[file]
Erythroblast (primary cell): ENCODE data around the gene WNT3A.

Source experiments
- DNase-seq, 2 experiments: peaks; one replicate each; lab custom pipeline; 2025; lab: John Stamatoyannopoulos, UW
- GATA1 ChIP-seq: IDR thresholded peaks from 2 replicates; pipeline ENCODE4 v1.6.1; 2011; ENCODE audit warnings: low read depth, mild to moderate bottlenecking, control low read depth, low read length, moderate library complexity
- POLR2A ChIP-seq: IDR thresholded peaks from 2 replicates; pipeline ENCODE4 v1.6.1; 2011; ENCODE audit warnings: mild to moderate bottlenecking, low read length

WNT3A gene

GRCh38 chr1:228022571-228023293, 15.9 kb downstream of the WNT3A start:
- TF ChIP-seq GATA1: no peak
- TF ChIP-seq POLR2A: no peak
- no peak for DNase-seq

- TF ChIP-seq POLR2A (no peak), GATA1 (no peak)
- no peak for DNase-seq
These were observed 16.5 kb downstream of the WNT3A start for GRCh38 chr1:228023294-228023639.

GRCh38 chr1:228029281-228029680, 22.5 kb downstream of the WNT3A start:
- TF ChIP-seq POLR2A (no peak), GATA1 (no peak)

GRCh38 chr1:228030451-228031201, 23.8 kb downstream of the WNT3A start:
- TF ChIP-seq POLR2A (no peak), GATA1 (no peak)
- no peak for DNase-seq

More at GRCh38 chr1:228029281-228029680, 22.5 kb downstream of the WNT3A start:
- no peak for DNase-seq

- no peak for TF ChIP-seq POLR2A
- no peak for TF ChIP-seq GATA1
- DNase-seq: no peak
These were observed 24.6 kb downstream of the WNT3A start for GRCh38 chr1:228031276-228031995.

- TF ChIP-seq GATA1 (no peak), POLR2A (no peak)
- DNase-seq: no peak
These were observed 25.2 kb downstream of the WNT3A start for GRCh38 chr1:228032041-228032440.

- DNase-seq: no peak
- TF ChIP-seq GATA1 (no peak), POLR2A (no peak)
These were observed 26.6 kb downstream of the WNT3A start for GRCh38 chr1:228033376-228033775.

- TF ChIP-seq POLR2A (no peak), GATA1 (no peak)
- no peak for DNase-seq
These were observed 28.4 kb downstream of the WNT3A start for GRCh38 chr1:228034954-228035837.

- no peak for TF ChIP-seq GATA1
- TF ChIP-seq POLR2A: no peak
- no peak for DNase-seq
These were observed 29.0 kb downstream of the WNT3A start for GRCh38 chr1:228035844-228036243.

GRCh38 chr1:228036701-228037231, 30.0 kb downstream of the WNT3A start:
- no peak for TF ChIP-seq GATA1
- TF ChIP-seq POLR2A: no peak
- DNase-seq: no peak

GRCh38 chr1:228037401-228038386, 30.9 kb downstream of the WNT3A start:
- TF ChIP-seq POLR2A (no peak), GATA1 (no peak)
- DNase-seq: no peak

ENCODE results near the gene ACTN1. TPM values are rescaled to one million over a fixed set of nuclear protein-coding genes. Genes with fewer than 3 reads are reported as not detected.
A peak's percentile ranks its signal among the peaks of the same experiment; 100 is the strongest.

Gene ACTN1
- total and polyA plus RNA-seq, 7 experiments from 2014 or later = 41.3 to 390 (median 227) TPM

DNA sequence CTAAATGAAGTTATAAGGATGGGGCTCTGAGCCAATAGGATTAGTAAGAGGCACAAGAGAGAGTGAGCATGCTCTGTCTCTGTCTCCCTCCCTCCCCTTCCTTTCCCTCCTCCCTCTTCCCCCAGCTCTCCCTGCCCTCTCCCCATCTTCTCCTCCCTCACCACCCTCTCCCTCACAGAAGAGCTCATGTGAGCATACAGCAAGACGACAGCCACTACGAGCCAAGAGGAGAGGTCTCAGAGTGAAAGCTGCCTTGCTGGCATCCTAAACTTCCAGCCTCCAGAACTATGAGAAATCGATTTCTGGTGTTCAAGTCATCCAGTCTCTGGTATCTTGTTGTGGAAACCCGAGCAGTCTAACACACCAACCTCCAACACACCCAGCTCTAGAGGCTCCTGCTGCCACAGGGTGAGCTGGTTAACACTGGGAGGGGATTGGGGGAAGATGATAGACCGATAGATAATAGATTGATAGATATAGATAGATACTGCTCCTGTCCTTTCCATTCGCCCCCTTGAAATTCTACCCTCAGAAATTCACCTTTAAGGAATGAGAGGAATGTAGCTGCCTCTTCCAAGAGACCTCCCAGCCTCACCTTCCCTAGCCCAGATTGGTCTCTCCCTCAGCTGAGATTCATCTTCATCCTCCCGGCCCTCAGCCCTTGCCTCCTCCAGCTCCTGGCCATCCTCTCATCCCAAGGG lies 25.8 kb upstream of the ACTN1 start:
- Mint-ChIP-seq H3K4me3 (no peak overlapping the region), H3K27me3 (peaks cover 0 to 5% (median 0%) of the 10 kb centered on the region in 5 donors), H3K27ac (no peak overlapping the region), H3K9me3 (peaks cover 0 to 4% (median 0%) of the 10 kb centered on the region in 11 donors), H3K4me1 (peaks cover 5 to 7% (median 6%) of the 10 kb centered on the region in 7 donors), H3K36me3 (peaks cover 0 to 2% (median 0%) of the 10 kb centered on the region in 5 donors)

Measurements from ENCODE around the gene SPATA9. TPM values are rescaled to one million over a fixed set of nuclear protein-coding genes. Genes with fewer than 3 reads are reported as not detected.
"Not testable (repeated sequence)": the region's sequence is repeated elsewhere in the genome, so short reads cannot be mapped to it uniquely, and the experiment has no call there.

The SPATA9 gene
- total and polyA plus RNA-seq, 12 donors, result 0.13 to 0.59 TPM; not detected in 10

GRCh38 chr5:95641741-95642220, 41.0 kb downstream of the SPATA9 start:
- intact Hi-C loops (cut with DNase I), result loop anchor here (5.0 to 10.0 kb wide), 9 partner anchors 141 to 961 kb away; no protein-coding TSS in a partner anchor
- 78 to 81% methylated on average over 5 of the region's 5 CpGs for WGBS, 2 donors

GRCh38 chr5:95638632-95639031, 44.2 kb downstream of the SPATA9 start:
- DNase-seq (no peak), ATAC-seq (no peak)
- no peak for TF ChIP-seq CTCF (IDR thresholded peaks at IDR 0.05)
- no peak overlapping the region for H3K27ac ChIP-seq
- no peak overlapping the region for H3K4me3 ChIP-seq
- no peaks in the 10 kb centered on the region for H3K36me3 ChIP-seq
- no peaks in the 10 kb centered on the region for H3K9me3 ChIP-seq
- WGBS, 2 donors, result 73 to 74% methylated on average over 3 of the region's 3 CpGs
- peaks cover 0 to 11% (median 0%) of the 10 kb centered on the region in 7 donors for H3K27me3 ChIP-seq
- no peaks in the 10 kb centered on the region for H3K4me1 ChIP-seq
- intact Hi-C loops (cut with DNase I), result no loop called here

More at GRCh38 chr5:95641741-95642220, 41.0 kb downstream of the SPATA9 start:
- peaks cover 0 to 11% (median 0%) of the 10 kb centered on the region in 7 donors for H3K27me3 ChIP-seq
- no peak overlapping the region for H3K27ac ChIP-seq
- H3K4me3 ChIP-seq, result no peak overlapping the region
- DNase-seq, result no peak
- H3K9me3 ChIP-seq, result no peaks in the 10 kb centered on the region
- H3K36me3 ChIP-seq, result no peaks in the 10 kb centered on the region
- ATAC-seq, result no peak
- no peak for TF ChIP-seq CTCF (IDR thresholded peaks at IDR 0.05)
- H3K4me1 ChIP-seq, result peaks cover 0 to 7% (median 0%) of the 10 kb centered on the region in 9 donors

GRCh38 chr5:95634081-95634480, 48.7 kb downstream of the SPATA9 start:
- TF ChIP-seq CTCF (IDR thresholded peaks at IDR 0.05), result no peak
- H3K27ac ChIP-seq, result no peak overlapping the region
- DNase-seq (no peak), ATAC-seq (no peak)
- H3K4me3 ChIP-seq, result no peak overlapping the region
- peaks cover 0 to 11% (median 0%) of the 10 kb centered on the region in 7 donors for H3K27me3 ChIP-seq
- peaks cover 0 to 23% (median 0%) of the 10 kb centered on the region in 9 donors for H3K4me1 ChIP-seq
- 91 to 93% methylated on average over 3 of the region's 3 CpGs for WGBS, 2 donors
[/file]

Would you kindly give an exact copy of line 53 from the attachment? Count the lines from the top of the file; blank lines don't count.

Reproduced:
The SPATA9 gene